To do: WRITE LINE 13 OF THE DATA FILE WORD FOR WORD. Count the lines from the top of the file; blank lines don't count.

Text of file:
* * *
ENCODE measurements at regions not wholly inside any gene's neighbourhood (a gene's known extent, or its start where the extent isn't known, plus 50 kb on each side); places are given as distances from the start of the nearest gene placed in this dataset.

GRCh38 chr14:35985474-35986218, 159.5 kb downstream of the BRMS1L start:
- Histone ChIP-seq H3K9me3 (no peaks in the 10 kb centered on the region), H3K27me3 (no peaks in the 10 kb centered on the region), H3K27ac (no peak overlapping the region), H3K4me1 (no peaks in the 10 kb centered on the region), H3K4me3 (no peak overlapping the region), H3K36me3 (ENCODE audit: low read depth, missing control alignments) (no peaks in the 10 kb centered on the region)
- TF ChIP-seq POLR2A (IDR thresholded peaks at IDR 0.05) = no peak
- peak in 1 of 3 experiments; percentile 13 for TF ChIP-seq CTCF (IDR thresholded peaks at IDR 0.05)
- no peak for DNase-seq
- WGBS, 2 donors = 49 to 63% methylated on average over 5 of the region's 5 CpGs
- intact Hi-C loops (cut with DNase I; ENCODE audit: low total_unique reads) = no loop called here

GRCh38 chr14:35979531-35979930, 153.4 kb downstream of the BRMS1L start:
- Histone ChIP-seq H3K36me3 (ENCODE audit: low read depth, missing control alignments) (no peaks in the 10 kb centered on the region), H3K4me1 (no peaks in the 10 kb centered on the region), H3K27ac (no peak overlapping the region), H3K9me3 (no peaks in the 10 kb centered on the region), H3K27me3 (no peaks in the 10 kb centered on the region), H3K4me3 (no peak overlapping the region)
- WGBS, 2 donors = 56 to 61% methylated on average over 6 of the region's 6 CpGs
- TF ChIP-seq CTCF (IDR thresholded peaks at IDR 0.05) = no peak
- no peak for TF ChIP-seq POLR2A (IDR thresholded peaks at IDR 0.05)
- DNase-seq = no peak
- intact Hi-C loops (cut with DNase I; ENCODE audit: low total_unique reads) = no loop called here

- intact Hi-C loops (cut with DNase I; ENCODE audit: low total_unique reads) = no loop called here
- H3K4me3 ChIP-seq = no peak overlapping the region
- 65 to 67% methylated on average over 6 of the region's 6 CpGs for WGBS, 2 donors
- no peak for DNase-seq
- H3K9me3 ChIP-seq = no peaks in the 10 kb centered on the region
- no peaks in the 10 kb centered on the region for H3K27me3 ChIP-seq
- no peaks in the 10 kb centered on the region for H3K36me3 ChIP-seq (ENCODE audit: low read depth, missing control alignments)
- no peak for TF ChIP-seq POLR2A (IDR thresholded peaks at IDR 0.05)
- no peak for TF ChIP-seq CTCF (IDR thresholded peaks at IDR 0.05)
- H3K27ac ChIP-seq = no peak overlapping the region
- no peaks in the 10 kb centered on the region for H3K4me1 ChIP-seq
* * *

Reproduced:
- no peak for TF ChIP-seq POLR2A (IDR thresholded peaks at IDR 0.05)